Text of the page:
Opposition activists in Syria on Sunday criticized UN observers for failing to
take action to prevent the massacre of at least 109 people in the town of
They also slammed the UN mission for not condemning President
Bashar Assad’s forces for the killings on Friday. Syrian authorities have
denied responsibility, blaming “terrorists” for the slaughter.
Sunday night, at least 30 more people were killed when Syrian army tanks shelled
neighborhoods in Hama that have been serving as a base for rebel attacks against
loyalist forces, opposition activists said.
The reports could not be
In a rare comment on the turmoil, Prime Minister
Binyamin Netanyahu expressed “revulsion over the ongoing massacre being
perpetrated by the forces of Syrian President Bashar Assad against innocent
“Iran and Hezbollah are an inseparable part of the Syrian
atrocities and the world needs to act against them,” Netanyahu
Defense Minister Ehud Barak called on Sunday for international
intervention in Syria, saying the massacre in Houla proved why Israel needed a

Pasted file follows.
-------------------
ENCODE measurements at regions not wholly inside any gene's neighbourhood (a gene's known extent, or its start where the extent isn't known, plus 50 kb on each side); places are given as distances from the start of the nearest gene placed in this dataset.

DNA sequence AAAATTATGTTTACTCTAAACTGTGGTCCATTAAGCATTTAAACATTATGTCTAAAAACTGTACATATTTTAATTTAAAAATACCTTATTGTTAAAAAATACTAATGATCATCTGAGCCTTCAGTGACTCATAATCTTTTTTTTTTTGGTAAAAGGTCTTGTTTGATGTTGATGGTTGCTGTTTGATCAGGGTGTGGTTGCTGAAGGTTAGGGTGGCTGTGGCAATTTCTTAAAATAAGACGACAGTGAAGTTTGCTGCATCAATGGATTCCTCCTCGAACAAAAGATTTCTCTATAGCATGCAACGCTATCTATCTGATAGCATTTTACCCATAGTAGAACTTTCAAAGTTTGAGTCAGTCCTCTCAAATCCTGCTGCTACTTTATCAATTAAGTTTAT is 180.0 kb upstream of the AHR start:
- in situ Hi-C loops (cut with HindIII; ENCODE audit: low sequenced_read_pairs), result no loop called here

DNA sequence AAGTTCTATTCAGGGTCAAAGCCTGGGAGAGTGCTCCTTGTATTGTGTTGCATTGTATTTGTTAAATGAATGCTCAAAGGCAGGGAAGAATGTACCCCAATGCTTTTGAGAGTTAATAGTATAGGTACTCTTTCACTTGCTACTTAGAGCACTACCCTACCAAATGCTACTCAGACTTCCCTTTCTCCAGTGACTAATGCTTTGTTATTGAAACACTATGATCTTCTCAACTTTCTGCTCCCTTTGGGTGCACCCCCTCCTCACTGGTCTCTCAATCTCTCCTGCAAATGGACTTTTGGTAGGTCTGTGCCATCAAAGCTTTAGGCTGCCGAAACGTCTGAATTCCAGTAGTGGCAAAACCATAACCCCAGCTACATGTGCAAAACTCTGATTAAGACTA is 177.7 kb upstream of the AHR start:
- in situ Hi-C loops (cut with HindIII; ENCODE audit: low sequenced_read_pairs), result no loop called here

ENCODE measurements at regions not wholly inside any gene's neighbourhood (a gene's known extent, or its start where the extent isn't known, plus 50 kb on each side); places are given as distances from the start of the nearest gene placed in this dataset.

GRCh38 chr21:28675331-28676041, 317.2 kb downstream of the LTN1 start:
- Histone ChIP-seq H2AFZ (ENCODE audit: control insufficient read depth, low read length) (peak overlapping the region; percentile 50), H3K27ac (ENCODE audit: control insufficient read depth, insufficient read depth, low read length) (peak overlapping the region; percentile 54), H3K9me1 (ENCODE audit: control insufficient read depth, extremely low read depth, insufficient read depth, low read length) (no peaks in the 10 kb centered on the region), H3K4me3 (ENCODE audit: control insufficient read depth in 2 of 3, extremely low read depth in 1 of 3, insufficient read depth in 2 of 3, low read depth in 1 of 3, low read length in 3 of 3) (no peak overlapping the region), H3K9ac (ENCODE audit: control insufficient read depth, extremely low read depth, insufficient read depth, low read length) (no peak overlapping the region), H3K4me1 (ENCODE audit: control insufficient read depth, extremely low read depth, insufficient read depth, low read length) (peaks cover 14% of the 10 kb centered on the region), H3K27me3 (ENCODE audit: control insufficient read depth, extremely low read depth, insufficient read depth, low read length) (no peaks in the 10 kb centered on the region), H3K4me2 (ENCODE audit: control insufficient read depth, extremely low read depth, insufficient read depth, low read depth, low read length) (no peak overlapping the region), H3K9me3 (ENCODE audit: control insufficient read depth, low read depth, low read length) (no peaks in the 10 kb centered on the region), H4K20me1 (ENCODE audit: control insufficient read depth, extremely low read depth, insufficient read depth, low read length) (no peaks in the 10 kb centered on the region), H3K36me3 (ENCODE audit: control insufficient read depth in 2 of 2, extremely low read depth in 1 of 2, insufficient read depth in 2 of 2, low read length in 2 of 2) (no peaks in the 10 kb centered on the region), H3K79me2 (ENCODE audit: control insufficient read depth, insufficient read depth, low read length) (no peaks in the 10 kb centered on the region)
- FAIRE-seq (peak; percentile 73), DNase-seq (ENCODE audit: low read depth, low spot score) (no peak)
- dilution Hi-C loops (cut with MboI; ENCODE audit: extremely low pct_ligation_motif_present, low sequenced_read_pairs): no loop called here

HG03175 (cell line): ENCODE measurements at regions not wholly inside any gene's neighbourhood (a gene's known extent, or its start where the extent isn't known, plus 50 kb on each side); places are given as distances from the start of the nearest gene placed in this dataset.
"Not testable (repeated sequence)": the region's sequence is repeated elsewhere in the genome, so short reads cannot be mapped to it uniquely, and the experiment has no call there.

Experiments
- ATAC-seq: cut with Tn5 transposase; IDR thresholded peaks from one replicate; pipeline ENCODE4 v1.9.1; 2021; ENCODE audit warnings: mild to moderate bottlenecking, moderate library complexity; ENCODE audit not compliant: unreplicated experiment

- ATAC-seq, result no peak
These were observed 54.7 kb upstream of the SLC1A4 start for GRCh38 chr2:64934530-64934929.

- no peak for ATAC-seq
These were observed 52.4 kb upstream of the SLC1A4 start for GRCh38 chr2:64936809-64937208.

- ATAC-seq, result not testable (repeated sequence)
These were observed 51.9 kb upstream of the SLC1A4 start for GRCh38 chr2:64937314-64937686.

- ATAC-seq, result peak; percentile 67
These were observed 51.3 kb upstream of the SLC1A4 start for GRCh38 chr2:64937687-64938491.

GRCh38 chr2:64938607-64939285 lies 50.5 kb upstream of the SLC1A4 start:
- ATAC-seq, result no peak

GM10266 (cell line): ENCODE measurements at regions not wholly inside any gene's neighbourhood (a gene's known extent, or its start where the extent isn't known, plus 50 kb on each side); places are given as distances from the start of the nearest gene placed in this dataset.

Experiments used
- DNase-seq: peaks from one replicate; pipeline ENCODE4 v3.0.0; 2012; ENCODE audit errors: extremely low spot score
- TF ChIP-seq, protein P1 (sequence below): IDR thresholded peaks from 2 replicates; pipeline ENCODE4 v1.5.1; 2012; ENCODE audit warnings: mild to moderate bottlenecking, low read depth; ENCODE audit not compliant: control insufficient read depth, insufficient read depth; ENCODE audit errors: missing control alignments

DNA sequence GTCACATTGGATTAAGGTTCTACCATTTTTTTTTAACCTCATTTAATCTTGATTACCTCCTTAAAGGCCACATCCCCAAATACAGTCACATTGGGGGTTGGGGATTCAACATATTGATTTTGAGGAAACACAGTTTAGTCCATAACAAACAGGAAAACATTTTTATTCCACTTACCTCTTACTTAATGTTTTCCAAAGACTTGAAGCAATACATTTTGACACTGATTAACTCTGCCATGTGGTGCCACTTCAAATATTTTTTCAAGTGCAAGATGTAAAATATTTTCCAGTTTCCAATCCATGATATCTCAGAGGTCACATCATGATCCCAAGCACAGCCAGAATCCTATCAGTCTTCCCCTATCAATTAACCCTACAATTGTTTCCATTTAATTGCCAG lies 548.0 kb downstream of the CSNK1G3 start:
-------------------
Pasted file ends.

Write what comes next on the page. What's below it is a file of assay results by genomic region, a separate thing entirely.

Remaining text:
strong military to protect it.
“The massacre perpetrated by the Assad
regime in Houla and the murder of children, women and elderly over the past year
obligates the world to intervene,” Barak said. “The barbaric crimes that Assad’s
regime commits and the support it enjoys from Iran and Hezbollah, obligate the
world to act to stop it.”
The Revolutionary Council of nearby Homs said,
“The observers’ delegation remained helpless and did not take an initiative to
intervene, except to count the victims the day after the massacre, just as the
UN did in Sarajevo and Srebrenica in Bosnia.”
Images of lifeless young
bodies, lain side by side after the massacre, triggered shock around the world
and underlined the failure of a six-week-old UN ceasefire plan to stop the
violence in Syria.
UN military and civilian observers counted 32 children
under 10 years of age among the dead in Houla.
Gen. Robert Mood, head of
the unarmed UN observers force, called the killings “a very tragical expression”
of the situation in Syria but refrained from apportioning blame.